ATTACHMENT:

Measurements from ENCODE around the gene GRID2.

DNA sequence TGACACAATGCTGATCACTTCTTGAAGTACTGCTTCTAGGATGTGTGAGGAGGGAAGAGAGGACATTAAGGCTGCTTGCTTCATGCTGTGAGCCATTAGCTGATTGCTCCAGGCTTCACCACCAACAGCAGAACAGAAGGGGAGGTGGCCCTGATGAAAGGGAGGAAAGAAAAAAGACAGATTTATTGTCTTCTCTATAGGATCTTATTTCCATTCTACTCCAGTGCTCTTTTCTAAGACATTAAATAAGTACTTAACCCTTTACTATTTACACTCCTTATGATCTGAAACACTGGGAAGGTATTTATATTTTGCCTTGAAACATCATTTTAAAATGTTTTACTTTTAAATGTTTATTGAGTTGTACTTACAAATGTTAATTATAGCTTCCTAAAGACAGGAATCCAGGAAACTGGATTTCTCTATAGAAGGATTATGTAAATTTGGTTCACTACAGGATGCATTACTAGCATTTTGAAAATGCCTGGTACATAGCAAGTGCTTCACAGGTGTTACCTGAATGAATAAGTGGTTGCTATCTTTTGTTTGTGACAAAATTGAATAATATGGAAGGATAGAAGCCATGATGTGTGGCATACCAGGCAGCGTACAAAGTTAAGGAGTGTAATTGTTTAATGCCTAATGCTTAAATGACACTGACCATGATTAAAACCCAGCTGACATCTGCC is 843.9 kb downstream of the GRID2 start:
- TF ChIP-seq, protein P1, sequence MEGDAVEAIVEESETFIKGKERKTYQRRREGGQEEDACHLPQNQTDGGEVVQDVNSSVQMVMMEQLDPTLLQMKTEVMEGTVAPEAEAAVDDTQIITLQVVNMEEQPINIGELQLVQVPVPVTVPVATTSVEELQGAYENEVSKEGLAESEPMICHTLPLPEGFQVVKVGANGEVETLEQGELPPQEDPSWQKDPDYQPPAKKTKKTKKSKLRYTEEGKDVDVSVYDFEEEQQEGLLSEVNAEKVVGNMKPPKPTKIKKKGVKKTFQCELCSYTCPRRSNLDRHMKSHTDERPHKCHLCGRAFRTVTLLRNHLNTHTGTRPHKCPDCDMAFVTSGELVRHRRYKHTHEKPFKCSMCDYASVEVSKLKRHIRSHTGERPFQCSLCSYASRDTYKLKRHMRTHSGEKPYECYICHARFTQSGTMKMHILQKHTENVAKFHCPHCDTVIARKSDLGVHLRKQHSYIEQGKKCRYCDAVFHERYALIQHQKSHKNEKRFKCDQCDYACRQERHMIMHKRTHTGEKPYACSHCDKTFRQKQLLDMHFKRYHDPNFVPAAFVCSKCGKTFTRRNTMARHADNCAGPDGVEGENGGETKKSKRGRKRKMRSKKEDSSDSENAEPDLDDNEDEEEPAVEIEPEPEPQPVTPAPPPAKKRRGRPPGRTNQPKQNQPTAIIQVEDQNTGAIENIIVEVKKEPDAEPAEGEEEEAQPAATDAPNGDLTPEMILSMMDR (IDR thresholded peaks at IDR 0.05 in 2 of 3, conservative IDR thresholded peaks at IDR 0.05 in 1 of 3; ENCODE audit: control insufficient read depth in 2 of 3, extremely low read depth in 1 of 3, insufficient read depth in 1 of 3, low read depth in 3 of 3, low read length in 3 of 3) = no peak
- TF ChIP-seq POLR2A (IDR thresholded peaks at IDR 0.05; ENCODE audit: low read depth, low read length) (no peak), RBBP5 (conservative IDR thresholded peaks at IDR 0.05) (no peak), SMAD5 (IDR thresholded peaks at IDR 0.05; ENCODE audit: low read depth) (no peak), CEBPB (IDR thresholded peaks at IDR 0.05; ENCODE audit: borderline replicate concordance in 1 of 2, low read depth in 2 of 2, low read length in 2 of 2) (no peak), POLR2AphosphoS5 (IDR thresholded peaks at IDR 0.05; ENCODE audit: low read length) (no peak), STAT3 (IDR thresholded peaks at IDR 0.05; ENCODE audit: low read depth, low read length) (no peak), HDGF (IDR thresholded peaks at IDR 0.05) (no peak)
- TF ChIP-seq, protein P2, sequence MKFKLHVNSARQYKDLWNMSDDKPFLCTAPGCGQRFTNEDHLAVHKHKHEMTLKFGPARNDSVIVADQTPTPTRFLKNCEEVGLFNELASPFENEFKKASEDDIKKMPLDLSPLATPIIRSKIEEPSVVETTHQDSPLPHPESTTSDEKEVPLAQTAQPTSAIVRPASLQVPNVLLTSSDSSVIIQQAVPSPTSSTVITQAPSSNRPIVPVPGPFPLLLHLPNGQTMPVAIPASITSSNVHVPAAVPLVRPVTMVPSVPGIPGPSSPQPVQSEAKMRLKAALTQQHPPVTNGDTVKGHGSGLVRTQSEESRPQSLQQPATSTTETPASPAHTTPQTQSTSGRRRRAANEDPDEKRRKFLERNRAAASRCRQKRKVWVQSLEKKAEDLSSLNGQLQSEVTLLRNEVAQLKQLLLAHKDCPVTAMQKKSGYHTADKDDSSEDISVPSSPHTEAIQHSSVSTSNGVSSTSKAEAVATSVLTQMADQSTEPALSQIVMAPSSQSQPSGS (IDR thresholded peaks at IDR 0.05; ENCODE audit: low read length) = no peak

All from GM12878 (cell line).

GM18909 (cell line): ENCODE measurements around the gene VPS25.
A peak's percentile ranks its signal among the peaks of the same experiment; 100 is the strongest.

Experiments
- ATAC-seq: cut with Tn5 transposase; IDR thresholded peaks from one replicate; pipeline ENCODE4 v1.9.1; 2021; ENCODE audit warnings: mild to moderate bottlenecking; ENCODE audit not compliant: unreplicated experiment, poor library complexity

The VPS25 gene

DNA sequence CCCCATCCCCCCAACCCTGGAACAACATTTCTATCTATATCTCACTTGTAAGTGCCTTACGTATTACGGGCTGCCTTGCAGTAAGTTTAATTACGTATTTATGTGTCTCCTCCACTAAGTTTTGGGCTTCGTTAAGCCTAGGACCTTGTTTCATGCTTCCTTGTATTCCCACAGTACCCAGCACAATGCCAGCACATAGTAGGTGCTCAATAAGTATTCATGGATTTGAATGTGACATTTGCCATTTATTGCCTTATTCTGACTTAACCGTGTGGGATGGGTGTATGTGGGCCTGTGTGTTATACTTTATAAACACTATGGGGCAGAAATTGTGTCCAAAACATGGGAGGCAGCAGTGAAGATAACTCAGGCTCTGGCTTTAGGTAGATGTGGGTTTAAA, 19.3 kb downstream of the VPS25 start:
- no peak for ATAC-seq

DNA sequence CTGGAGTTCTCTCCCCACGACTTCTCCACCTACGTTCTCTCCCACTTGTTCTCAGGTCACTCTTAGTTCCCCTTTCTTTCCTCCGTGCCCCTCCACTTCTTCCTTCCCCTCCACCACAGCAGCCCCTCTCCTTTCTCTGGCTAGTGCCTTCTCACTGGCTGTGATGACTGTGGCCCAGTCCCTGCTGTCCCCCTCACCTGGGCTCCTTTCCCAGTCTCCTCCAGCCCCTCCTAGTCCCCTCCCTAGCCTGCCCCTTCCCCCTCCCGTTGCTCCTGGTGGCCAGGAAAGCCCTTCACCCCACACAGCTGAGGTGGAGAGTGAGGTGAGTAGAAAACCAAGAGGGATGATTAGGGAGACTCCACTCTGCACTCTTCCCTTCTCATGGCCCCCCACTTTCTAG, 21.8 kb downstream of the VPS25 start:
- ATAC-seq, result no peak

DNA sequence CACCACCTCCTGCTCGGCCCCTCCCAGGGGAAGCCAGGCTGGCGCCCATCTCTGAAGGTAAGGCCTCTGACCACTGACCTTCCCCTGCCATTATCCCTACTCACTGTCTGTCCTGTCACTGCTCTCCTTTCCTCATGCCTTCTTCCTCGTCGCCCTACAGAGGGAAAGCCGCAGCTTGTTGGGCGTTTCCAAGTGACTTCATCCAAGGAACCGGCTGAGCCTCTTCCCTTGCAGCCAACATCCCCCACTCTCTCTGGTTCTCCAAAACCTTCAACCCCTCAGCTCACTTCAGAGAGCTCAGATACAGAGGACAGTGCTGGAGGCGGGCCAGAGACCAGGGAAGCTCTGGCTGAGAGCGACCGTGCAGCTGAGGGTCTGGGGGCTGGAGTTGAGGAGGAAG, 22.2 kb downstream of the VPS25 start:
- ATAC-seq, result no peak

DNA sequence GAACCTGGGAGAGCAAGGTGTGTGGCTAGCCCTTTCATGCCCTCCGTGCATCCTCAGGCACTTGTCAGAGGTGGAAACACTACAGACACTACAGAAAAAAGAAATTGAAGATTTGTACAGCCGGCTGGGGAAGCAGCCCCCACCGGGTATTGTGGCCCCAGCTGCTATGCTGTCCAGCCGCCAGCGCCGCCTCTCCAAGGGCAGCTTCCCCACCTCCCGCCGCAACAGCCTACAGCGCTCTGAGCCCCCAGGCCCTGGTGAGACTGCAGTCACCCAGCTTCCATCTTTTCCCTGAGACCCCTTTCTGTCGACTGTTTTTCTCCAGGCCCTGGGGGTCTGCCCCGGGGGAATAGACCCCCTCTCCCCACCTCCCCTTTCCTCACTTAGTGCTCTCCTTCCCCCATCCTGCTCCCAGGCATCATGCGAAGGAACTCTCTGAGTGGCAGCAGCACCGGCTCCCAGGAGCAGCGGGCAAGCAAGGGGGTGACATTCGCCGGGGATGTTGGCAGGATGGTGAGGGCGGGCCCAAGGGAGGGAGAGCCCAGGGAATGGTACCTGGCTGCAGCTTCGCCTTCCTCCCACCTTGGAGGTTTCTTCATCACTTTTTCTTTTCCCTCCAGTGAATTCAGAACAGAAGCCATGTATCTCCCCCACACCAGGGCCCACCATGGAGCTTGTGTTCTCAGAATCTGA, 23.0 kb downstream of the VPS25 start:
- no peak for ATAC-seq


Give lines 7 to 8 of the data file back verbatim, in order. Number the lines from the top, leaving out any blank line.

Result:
GM18909 (cell line): ENCODE measurements around the gene VPS25.
A peak's percentile ranks its signal among the peaks of the same experiment; 100 is the strongest.